Tuesday, December 31, 2013

Liberals and "Internalized Oppression"

I argue that liberals suffer from 40 years of conservative vilification and mockery.  We second-guess ourselves, doubt our own legitimacy, try to appease our critics and speak and act with caution.

Commentator Clyde suggests that I might be talking about what oppressed people called internalized oppression.  

I am reluctant to use those words; being demonized and scapegoated by your political opponents is not really oppression.  Oppression is much more serious; let's not make that word too thin, but making it cover too much ground.

But it is internalized something.

A synergy between right and left works to make liberals doubt themselves.  

Take, for example, the charge that the anti-Vietnam war movement was motivated simply by middle-class students' fear of the draft.  It came first from the leftwing of the antiwar movement, as a challenge for us to look more deeply at the war. The war wasn't wrong because it relied on the draft, but because it was an imperialist war, being fought by the poor. The criticism was being made  to encourage us to a more thorough opposition to the war, and to hear more voices against it.

Pro-war elements, though, picked up on the criticism, and used it to drive a wedge between students with deferments and poor and working class draftees. The purpose was not to get poor and working draftees out of danger but to shame the students into silence. 

Now, the dominant narrative about the antiwar movement was that it was a self-centered, self-interested movement of cowardly students. And the unspoken implication is that the war in Vietnam was good policy.

So, the life-cycle of the criticism that liberals were privileged elitists was (1)it originated among oppressed communities and radicals as a challenge to liberal movement to push harder and broaden their analysis. (2)It was then picked up conservatives and the real elite as a way to silence the liberal movement. (3)It finally comes to rest in the heads of liberals themselves, as a generalized malaise and self-paralysis, and a weapon to be used in our little arguments with each other.

In particular, the criticism that liberals are too elitist to relate to ordinary people, and so should be very cautious about trying to, has entered that perfect state of self-defeat that can last forever.







3 comments:

politywonk said...

Too rich, guys! Great post, great dialogue.

"Internalized oppression" is too important to throw around everywhere. Just as Freud's first two years of life concept degenerated into a universal "blame the mother" syndrome, blaming self-criticism for all failures of self-liberation means celebrating bullies who pursue power when they should have been looking in mirrors.

So it is with liberal "self-doubt:" it's a thinker's game. Skepticism breeds new knowledge. Going back over your work finds errors that would have led to bigger problems later. Asking for a second opinion means getting a diagnosis that fell outside your own range of knowledge or model of reality.

Yes, there are times to quit editing and send in the manuscript. But editing is still crucial to producing something that will stand the test of time.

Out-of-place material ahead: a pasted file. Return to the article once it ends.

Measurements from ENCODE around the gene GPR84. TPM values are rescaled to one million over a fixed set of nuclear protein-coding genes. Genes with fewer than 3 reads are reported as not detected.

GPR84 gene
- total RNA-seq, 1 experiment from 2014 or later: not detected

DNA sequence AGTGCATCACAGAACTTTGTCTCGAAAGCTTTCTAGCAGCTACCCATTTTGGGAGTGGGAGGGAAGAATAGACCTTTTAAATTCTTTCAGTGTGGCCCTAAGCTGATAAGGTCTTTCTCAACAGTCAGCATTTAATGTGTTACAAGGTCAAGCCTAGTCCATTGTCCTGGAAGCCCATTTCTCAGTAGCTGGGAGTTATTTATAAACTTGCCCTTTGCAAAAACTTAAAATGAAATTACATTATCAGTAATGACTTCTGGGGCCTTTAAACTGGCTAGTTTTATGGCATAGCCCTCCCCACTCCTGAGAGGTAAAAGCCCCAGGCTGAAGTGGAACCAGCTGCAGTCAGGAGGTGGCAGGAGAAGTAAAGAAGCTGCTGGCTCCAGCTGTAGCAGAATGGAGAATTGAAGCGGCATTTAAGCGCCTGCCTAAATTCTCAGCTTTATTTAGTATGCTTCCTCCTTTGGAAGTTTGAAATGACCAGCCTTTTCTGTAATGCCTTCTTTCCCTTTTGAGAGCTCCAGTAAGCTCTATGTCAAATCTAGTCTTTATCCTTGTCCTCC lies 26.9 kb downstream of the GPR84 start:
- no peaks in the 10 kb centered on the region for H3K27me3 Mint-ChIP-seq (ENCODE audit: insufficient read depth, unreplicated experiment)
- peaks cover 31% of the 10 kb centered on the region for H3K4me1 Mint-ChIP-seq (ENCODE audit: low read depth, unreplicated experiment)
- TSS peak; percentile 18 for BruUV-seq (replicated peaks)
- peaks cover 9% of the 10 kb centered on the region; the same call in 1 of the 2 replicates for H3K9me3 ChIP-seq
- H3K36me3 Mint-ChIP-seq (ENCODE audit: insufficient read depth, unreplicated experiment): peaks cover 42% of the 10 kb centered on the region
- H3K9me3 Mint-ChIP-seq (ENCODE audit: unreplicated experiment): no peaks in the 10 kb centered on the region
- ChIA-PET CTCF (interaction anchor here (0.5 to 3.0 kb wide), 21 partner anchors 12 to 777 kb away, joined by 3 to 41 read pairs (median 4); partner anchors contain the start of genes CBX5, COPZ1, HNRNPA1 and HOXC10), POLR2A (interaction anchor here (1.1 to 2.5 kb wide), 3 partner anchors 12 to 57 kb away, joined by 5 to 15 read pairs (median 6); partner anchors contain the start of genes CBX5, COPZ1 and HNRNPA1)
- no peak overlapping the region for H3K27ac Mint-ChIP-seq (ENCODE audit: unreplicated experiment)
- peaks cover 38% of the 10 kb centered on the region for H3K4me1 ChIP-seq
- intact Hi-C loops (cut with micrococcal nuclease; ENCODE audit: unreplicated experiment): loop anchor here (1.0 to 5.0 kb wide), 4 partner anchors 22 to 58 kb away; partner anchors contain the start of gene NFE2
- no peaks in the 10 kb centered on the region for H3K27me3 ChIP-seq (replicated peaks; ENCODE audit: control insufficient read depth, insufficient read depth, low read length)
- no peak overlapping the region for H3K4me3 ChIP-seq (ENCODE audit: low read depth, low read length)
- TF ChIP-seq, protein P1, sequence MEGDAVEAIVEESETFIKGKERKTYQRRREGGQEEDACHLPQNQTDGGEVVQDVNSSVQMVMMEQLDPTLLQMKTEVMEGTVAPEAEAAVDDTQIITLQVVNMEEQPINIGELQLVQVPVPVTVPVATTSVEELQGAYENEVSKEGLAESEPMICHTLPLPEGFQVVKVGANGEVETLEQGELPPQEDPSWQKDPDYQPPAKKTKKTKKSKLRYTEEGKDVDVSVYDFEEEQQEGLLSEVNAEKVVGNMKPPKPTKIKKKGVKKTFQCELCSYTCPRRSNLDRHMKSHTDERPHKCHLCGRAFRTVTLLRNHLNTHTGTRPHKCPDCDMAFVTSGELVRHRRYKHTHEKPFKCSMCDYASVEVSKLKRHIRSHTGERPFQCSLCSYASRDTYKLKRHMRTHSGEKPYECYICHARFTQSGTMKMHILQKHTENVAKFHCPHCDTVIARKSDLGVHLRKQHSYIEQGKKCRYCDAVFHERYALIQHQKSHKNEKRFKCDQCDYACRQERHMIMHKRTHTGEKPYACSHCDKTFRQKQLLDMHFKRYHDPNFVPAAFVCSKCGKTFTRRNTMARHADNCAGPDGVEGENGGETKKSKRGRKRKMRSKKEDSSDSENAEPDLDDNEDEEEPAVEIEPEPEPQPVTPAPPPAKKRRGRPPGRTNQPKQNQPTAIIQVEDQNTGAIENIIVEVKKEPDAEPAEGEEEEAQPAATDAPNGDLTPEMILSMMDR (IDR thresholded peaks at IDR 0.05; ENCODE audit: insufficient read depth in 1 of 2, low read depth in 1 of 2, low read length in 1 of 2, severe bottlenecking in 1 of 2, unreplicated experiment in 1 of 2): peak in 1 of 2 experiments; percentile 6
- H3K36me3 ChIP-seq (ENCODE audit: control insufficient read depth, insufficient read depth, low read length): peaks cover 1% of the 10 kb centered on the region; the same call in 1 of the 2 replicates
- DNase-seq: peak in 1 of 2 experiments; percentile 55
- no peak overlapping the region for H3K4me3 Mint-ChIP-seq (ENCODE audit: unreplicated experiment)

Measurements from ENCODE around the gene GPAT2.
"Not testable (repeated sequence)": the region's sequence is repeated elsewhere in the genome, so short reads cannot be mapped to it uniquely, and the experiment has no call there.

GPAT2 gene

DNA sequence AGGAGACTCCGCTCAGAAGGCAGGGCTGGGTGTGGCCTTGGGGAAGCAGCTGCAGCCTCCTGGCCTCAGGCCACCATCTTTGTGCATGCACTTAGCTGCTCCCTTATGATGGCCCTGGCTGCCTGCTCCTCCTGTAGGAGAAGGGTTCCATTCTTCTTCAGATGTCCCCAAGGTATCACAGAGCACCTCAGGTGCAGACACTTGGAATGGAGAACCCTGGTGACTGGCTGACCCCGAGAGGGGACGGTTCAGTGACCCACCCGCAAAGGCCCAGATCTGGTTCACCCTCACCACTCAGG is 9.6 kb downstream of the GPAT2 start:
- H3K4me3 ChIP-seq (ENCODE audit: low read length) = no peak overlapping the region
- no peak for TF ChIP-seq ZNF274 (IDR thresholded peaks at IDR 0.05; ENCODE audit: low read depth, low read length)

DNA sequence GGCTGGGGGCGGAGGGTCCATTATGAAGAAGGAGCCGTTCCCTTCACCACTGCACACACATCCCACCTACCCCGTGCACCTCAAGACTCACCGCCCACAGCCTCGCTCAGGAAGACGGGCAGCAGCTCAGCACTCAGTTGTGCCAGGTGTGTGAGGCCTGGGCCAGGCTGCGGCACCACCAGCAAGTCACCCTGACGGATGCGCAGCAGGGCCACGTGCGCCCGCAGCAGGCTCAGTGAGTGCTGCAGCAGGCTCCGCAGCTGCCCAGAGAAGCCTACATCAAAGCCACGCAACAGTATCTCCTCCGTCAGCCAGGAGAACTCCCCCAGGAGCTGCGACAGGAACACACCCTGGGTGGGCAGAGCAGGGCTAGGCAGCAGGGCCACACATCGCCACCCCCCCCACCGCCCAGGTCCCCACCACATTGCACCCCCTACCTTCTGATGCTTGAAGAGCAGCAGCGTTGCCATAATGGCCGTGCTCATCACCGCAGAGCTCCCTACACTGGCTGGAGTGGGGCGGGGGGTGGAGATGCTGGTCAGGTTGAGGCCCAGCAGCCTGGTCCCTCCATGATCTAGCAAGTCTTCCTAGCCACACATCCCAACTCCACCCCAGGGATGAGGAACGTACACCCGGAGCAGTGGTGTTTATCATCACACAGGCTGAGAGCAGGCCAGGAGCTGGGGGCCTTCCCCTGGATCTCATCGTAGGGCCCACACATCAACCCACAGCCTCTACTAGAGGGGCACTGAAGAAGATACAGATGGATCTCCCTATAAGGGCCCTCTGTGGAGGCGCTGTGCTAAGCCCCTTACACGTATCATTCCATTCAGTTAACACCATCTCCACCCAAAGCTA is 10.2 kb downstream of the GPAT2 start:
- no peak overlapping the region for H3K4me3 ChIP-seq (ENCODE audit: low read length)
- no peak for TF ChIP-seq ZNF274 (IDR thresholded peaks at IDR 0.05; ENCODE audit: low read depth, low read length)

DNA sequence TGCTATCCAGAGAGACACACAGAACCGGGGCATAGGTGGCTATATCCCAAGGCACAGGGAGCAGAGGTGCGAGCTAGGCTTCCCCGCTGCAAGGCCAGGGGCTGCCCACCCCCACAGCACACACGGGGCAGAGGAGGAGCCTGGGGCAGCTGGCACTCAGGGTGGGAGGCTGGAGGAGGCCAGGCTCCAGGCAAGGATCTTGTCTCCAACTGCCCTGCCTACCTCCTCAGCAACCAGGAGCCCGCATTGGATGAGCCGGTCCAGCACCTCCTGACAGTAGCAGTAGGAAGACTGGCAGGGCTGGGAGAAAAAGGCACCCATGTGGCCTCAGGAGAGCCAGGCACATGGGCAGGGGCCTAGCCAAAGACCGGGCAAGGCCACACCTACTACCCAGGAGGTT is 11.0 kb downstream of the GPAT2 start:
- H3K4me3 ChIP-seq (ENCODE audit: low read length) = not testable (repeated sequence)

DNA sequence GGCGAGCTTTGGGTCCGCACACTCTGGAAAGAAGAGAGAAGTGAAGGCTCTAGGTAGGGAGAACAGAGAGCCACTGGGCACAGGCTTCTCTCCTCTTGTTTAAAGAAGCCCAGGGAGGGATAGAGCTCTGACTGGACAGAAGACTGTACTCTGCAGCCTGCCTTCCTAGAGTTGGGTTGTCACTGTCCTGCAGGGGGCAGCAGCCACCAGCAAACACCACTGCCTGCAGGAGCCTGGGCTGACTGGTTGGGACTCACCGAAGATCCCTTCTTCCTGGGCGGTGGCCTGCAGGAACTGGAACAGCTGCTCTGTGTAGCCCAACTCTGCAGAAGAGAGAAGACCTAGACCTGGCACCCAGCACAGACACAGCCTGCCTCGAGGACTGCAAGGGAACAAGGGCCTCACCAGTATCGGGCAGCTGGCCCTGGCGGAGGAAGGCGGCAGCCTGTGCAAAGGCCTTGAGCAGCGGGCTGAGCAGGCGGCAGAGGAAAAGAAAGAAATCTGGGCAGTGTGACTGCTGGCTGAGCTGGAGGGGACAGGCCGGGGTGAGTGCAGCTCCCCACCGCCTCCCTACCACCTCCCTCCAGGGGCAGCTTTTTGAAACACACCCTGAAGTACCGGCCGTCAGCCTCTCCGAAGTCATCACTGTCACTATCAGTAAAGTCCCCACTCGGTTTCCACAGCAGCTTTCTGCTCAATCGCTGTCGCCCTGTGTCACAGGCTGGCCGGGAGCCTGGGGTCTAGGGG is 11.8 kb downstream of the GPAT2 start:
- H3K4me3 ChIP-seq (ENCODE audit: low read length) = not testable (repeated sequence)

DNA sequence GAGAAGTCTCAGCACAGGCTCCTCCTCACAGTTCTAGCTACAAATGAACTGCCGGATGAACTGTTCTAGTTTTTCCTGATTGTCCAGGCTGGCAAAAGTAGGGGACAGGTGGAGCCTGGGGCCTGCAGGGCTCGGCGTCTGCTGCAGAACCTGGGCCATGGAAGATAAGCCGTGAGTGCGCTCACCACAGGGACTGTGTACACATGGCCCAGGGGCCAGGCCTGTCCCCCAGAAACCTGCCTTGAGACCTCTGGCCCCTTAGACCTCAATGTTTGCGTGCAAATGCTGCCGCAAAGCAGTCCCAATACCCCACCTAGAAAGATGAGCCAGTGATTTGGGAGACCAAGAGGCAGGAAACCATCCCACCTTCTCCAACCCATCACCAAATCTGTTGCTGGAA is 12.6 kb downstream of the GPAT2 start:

Clyde Grubbs said...

Agree that middle strata libeerals are not objectively oppressed. But the culture of expressive liberalism conditions led many middle stata individuals to redifine the term oppression to mean "I get no respect." For the middle strata "oppression" is a subjective feeling, it might target a mean teacher who doesn't give extensions. But that is an interesting rabbit hole, liberals are not objectively oppressed.

The Left in the early sixties advanced an analysis of corporate liberalism, that section of "the elite" that would govern (rule) with welfare measures and advocated "development" for the Third World. It was argued that the "relative priviledge" of the middle strata liberals made them vulnerable to the rhetoric of this corporate liberal elite, and they were inconsistent in their stance toward democracy (the uneducated were "not fit."unlike themselves.)

This was SDS and the Panthers, the older Left went further with the notion of a vacillating petit bourgeosie which was anti-elite but could be demogogued.) So if you heard People of Color activists and radicals say that the "liberals" were elitist perhaps they were simplifying these theories.

Whatever, "non corporate liberal elite" or the right of the ruling class or Finance or whatever we choose to call them finds "the corporate liberals" an obstactle to their agenda. The limosines of the Clinton, Carter, Kennedy became fodder for caricature and the school teacher liberal paying off student loans finds herself elite baited. And overtime that narrative is internalized into the school teacher who believes she "is a professional" and doesn't need a strong Teachers Union, maybe an association of professionals.

But,enculturation of that narrative depended on some preconditions, expressive individualism. relative privilege, and lack of training in community forms of conversation and problem solving (which unions and many churches can provide.)

The exposure of both the corporate liberals and the corporate right during the Clinton, Bush and Obama years and the crisis of 2008-9 has provided an opening for questioning and even anger, but also fear (we are too privileged, too foolish) so somebody else take up the struggle and then we will join when we can look cool.

Elz said...

Just bought Michael Kimmel's "Angry White Men," which does some serious examination of these topics. Learning quite a bit with every page.